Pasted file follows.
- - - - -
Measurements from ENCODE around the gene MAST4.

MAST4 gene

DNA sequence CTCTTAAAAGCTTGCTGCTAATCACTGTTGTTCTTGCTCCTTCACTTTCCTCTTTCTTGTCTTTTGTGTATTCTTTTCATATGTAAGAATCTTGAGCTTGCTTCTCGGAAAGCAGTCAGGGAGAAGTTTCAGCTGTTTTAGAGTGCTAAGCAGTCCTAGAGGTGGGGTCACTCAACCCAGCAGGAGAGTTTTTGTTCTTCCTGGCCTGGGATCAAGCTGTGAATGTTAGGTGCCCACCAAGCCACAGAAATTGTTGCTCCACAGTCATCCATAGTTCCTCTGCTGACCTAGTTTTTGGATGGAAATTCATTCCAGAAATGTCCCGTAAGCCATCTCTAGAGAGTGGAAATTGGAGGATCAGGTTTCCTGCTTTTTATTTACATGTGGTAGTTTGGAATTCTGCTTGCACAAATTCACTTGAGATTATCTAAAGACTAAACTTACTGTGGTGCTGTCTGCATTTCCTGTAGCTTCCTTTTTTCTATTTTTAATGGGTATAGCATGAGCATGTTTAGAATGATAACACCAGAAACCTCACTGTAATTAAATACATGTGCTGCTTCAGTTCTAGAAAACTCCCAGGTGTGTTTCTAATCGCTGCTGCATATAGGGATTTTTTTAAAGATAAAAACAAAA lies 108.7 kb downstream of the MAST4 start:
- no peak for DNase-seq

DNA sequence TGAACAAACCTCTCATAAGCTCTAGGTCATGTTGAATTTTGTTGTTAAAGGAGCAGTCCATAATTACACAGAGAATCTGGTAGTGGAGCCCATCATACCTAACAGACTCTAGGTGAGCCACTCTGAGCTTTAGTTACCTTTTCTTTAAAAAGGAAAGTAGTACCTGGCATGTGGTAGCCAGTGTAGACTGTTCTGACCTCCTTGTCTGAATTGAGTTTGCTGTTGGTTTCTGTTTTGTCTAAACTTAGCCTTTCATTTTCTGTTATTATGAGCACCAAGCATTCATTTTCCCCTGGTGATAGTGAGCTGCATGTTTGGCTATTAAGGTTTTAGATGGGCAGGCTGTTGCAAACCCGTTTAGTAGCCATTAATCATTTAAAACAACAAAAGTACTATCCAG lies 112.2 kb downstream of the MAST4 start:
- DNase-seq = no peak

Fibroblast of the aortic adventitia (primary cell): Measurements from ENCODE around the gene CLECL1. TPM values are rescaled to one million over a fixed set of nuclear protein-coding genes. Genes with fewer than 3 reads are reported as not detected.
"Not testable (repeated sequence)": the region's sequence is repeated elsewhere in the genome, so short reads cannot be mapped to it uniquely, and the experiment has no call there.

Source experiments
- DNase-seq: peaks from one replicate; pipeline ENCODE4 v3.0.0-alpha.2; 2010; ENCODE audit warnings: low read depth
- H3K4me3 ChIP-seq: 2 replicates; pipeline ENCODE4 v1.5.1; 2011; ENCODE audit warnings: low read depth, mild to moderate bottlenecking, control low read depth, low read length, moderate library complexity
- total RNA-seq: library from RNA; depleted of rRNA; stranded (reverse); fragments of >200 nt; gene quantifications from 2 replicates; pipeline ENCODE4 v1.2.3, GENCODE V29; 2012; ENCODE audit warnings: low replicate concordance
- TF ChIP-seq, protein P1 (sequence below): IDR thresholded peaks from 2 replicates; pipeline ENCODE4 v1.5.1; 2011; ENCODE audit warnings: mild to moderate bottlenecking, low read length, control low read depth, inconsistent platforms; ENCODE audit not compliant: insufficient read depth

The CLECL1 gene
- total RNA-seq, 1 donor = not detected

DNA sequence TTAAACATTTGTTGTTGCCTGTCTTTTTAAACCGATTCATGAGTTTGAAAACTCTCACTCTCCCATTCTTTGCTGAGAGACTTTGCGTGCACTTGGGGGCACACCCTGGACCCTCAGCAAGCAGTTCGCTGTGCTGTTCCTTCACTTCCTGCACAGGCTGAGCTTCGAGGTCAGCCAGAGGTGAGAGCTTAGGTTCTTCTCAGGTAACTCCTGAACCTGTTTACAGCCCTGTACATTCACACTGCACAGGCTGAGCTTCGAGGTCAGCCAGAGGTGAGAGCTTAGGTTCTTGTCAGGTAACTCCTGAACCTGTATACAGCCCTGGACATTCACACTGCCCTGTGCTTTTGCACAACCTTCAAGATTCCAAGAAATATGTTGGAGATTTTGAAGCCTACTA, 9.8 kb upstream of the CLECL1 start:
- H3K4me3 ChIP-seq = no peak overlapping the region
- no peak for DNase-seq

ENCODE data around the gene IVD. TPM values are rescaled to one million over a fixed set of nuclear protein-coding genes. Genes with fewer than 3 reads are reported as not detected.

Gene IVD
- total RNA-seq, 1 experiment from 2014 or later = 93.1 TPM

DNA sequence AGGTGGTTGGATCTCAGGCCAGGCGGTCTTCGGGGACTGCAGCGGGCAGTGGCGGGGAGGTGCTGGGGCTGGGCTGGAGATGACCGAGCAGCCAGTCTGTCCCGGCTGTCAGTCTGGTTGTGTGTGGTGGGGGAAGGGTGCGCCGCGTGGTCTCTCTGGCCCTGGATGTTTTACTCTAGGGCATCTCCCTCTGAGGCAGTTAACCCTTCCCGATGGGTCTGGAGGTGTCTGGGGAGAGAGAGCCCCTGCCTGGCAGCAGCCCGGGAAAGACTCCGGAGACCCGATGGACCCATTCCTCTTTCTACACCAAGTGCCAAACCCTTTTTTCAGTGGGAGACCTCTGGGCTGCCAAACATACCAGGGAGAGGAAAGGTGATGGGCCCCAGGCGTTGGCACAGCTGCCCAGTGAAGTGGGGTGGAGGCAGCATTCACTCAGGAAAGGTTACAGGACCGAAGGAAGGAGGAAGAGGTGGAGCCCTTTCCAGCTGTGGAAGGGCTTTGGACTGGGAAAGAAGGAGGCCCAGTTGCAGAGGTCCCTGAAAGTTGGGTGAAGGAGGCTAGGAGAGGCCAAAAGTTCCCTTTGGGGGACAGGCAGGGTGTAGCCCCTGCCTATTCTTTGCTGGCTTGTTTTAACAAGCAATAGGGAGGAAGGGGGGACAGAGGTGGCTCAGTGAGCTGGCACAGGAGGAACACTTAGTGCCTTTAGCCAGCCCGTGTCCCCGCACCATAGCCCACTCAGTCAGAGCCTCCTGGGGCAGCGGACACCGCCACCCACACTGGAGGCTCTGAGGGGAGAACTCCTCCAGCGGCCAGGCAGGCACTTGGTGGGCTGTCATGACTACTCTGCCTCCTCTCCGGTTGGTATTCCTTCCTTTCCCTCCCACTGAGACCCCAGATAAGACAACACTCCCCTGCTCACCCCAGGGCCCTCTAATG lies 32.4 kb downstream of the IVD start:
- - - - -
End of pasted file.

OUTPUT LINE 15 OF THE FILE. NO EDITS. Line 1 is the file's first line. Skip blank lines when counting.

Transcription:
- total RNA-seq, 1 donor = not detected